May 23, 2016
On May 6, the Walnut Street Theatre celebrated its 207th anniversary with a gala concert. Founded in 1809, the theater is America's oldest, as well as the most-subscribed theater in world, with 55,000 season ticket-holders. About 700 guests were treated to an evening of entertainment by John Kander and Frank Ebb, the lyricist and composer known for some of America's classic musicals, including Chicago , Cabaret , and New York, New York . The program also featured an award program, with Audrey Merves and Len Karabell presented the 2016 Edwin Forrest Award, named after Edwin Forrest, America's first great actor and a native Philadelphian.
September 21, 2012 |
Go inside the phobic world of 10-year-old Sheila Tubman, who is scared of everything, at the Walnut Street Theatre for Kids' stage production Saturday of Otherwise Known as Sheila the Great , based on the 1972 book by Judy Blume. While at day camp, Sheila meets an adventurous girl named Merle "Mouse" Ellis. Sheila covers up her fears with bravado to be friends with Mouse. Meeting Mouse, combined with a family vacation to Tarrytown, forces Sheila to overcome some of her secret fears, including being in the dark, swimming, spiders, dogs and more.
June 10, 2016 |
The Walnut Street Theatre on Wednesday was a youngster's paradise, with princess costumes and stuffed animals. In a nearby quiet room, a child sat on his mother's lap, playing with a squishy ball. Above, in the mezzanine, a boy clutched his Tigger as his brother climbed over the seats. Children squealed with glee as a tall man in a green T-shirt took the stage. "When you go to the theater, you might usually meet someone who shushes you," said Thomas P. Quinn, the Walnut's director of education.
January 30, 2016 |
Harvey , a genial, old-fashioned comedy, is currently providing gentle, old-fashioned entertainment at the Walnut Street Theatre. There are lots of wink-wink, nudge-nudge sexual innuendos, while the tip-top cast, made up of some of Philadelphia's favorite actors - all masters of the double-take - is hamming it up under Bob Carlton's broad direction. The play, recently revived on Broadway with The Big Bang Theory 's Jim Parsons, is best remembered in the 1950 film version starring Jimmy Stewart.
April 19, 2014 |
On Saturday, you can see what happens when a pink thing goes too far at Walnut Street Theatre's stage production of Pinkalicious , which runs through April 27. Despite her parents' warnings, Pinkalicious Pinkerton just can't stop eating pink cupcakes. Now she's come down with a case of pinkititis and is turning pink from head to toe - then pinker, and even pinker. The cure? Could it be green and leafy? The play is based on the popular children's book by Victoria and Elizabeth Kann.
March 22, 2013 |
David Lindsay-Abaire's Broadway hit play Good People , at Walnut Street Theatre, is about class. It is a sociological cliche that the American inclination is always to root for the underdog, which often means, as it does here, the unlucky, the uneducated, the unemployed. "Un" is the fact of life in "Southie," a thickly accented rough and tough neighborhood in Boston. The plot centers on Margaret (Julie Czarnecki) who, fired by her nice-guy boss (Jered McLenigan) from her job at the Dollar Store, faces eviction from her not-so-nice landlady (Sharon Alexander)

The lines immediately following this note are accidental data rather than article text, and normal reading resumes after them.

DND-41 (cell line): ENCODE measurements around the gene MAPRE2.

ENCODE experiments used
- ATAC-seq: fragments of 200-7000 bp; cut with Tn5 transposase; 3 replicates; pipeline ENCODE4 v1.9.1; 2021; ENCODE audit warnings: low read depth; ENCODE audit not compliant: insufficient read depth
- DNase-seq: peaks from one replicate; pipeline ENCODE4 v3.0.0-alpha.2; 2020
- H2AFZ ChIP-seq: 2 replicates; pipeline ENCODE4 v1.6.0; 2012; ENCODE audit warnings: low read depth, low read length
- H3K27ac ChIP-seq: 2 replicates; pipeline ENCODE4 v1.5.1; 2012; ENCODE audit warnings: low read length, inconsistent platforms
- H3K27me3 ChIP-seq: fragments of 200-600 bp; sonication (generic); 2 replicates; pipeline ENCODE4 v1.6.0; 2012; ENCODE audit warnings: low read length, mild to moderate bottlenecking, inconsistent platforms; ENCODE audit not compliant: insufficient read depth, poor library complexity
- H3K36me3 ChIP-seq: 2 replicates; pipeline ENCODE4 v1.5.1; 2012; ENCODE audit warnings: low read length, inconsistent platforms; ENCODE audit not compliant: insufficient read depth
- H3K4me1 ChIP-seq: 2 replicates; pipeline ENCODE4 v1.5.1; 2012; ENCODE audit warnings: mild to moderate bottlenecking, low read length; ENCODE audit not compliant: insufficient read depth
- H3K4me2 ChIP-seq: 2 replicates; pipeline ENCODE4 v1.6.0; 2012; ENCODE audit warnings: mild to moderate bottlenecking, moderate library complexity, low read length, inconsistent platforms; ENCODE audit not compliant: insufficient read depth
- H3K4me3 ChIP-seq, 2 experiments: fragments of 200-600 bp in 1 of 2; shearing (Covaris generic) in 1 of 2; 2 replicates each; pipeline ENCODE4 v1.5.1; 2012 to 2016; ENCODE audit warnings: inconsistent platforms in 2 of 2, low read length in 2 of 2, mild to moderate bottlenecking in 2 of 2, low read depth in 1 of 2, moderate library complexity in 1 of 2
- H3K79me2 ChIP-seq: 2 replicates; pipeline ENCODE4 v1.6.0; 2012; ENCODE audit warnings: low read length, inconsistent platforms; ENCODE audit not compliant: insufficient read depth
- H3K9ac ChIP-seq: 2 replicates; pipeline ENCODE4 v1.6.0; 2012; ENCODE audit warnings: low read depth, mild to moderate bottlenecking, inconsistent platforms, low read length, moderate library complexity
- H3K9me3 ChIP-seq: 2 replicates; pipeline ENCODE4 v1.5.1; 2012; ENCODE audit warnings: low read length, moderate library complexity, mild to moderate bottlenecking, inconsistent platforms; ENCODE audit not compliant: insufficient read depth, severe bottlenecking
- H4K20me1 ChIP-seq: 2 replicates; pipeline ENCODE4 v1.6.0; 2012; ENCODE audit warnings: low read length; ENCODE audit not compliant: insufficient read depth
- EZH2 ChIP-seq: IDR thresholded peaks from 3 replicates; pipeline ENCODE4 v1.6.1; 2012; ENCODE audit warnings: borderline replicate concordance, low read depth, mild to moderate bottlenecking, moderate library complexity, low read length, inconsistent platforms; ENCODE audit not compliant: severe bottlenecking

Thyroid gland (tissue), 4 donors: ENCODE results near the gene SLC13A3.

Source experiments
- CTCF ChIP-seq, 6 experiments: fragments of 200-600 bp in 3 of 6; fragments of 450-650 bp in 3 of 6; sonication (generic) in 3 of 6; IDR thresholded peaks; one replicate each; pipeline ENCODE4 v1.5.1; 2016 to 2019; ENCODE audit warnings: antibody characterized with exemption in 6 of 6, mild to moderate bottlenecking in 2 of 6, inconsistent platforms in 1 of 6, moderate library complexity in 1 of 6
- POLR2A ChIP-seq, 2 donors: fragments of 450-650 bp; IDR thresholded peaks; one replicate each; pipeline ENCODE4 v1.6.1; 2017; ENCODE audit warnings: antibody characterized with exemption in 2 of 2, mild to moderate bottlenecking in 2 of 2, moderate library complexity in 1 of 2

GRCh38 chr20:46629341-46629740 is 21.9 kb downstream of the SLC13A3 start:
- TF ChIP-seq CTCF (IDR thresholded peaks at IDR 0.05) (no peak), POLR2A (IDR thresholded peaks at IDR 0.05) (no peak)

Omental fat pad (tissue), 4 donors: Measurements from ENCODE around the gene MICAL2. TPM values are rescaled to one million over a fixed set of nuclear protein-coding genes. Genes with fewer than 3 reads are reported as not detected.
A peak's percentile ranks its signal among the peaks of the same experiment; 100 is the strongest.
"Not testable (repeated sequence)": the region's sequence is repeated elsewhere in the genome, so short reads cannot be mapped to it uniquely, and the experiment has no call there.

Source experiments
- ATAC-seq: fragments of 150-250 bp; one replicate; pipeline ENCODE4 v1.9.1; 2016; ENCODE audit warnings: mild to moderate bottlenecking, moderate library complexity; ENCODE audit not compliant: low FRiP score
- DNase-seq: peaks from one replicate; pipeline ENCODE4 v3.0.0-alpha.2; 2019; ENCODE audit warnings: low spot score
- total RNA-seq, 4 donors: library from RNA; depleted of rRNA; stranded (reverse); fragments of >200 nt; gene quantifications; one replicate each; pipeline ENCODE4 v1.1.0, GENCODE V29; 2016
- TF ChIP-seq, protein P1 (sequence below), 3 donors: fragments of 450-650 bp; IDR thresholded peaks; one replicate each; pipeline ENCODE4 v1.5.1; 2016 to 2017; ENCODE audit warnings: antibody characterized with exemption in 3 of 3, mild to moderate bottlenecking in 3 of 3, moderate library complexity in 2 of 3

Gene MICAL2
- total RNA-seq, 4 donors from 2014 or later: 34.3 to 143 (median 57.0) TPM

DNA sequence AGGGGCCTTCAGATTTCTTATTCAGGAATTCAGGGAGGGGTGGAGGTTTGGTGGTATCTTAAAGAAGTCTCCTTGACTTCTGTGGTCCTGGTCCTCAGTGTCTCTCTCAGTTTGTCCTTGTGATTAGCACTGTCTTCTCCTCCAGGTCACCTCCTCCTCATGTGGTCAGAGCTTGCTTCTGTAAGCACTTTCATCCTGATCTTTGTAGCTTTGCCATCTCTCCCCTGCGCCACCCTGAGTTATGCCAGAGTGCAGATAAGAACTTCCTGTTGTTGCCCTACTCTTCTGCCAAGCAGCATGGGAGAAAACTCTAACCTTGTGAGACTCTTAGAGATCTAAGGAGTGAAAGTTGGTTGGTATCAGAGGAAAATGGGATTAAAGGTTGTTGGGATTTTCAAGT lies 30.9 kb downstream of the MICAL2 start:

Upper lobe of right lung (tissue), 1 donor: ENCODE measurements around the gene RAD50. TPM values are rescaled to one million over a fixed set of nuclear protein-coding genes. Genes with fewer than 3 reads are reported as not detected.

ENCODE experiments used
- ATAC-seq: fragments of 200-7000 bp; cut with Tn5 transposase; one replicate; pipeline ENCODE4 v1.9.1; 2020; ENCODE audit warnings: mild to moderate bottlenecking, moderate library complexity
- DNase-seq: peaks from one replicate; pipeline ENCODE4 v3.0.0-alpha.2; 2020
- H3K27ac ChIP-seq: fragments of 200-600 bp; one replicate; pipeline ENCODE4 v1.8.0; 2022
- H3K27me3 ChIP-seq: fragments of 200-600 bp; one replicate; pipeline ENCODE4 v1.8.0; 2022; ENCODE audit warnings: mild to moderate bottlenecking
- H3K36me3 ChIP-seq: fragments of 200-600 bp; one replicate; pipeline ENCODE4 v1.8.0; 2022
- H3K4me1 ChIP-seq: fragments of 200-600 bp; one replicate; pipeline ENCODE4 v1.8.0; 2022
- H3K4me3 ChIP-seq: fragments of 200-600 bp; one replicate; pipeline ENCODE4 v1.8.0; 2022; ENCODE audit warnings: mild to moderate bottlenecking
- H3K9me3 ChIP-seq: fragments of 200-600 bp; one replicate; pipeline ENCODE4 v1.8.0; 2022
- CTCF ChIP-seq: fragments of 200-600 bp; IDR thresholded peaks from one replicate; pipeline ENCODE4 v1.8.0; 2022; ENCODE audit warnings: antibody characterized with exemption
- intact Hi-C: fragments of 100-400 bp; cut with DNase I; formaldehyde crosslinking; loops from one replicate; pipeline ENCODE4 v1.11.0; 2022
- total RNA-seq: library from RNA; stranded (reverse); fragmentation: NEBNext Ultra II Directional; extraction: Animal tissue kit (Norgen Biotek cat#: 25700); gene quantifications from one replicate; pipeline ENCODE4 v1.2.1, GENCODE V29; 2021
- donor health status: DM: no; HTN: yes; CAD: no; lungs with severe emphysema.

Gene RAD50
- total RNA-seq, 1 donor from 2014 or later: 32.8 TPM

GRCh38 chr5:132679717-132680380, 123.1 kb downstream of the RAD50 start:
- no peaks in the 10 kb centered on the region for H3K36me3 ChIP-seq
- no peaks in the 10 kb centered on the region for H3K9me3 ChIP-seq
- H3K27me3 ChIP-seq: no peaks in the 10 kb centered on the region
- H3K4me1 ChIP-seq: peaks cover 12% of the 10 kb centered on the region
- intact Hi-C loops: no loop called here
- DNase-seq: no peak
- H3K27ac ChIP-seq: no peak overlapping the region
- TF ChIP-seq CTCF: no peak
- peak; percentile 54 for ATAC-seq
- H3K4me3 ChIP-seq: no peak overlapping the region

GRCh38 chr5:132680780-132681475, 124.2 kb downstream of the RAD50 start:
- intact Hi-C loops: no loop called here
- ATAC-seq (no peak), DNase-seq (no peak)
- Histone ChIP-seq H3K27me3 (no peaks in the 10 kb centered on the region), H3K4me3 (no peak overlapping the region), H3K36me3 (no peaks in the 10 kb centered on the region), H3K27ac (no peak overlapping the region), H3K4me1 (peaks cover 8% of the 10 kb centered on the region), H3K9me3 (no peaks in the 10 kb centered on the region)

March 26, 2016 |
Star Wars , Lord of the Rings , and the X-Men movies prove there's much contemporary interest in the backstories of famous characters. And though it took JK Rowling only a year after her final Harry Potter novel to write a prequel, more than 100 years passed before Dave Barry (yes, that Dave Barry) and Ridley Pearson created one for Peter Pan, that other most famous boy from English literature. Rick Elice's 2009 play Peter and the Starcatcher dramatizes Barry and Pearson's similarly titled novel, which the Walnut Street Theatre's intentionally over-the-top production now brings to life in a fantastical romp through England, Neverland, and the high seas.
May 23, 2014
HAD ENOUGH of deformed, subterranean opera-house denizens, barricade-building, 19th-century French student revolutionaries, musical adaptations of obscure movies and the endless parade of Disney characters come-to-life? Then head to the Walnut Street Theatre and bask in the glory of the way things used to be, when musicals sparkled with clever comedic banter, genuinely funny jokes and honest-to-goodness songs that stayed in your head long after the curtain fell, as opposed to dialogue delivered via instantly forgettable melodies wrapped in ersatz rock or watered-down R&B. Through July 13, the Walnut is presenting "How To Succeed In Business Without Really Trying," one of the most popular musical comedies of all time.
November 22, 2013
IT'S A good thing I thoroughly enjoyed "Elf," the musical-stage version of the hit 2003 movie that runs through Jan. 5 at the Walnut Street Theatre. If I hadn't, I'd likely have to surrender my membership in the human race. That's because only the Grinchiest of Scrooges (or is that Scroogiest of Grinches?) could give a "Bah, humbug!" to this merry melange of yuletide music and mirth. Like the film upon which it is based, "Elf" follows the misadventures of a bumbling but lovable North Pole denizen who, though raised from infanthood as one of Santa's elves, is actually a human being (hence his unusual height and inability to speedily and efficiently construct toys)